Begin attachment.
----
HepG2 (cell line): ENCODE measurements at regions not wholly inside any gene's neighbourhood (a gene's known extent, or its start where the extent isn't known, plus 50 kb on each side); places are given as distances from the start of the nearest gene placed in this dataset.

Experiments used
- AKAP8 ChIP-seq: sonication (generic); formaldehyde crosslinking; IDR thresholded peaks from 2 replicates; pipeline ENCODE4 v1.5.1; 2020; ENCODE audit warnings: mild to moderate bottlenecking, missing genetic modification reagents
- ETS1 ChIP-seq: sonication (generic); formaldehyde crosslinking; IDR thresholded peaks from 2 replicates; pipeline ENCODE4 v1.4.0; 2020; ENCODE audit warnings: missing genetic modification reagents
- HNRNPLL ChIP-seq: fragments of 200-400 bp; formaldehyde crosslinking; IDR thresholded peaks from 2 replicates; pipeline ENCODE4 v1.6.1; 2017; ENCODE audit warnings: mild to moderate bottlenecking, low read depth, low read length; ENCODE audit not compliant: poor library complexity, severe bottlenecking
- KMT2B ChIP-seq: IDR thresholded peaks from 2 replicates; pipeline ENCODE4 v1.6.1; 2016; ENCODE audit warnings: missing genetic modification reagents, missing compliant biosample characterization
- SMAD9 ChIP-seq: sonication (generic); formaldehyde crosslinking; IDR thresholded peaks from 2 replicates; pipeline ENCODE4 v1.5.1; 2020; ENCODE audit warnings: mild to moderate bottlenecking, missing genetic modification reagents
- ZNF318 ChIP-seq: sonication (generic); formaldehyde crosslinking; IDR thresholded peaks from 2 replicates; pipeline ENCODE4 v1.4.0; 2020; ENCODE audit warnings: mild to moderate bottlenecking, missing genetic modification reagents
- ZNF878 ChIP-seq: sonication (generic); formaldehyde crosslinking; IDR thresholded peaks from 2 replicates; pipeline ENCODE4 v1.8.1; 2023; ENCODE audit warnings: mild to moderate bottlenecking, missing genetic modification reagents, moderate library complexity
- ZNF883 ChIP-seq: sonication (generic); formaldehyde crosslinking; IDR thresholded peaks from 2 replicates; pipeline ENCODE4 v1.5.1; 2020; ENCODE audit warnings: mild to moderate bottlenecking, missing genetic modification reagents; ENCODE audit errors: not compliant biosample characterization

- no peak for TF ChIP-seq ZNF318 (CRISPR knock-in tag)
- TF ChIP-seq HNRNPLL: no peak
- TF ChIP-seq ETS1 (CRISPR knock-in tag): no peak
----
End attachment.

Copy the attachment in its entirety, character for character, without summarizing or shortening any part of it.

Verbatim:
HepG2 (cell line): ENCODE measurements at regions not wholly inside any gene's neighbourhood (a gene's known extent, or its start where the extent isn't known, plus 50 kb on each side); places are given as distances from the start of the nearest gene placed in this dataset.

Experiments used
- AKAP8 ChIP-seq: sonication (generic); formaldehyde crosslinking; IDR thresholded peaks from 2 replicates; pipeline ENCODE4 v1.5.1; 2020; ENCODE audit warnings: mild to moderate bottlenecking, missing genetic modification reagents
- ETS1 ChIP-seq: sonication (generic); formaldehyde crosslinking; IDR thresholded peaks from 2 replicates; pipeline ENCODE4 v1.4.0; 2020; ENCODE audit warnings: missing genetic modification reagents
- HNRNPLL ChIP-seq: fragments of 200-400 bp; formaldehyde crosslinking; IDR thresholded peaks from 2 replicates; pipeline ENCODE4 v1.6.1; 2017; ENCODE audit warnings: mild to moderate bottlenecking, low read depth, low read length; ENCODE audit not compliant: poor library complexity, severe bottlenecking
- KMT2B ChIP-seq: IDR thresholded peaks from 2 replicates; pipeline ENCODE4 v1.6.1; 2016; ENCODE audit warnings: missing genetic modification reagents, missing compliant biosample characterization
- SMAD9 ChIP-seq: sonication (generic); formaldehyde crosslinking; IDR thresholded peaks from 2 replicates; pipeline ENCODE4 v1.5.1; 2020; ENCODE audit warnings: mild to moderate bottlenecking, missing genetic modification reagents
- ZNF318 ChIP-seq: sonication (generic); formaldehyde crosslinking; IDR thresholded peaks from 2 replicates; pipeline ENCODE4 v1.4.0; 2020; ENCODE audit warnings: mild to moderate bottlenecking, missing genetic modification reagents
- ZNF878 ChIP-seq: sonication (generic); formaldehyde crosslinking; IDR thresholded peaks from 2 replicates; pipeline ENCODE4 v1.8.1; 2023; ENCODE audit warnings: mild to moderate bottlenecking, missing genetic modification reagents, moderate library complexity
- ZNF883 ChIP-seq: sonication (generic); formaldehyde crosslinking; IDR thresholded peaks from 2 replicates; pipeline ENCODE4 v1.5.1; 2020; ENCODE audit warnings: mild to moderate bottlenecking, missing genetic modification reagents; ENCODE audit errors: not compliant biosample characterization

- no peak for TF ChIP-seq ZNF318 (CRISPR knock-in tag)
- TF ChIP-seq HNRNPLL: no peak
- TF ChIP-seq ETS1 (CRISPR knock-in tag): no peak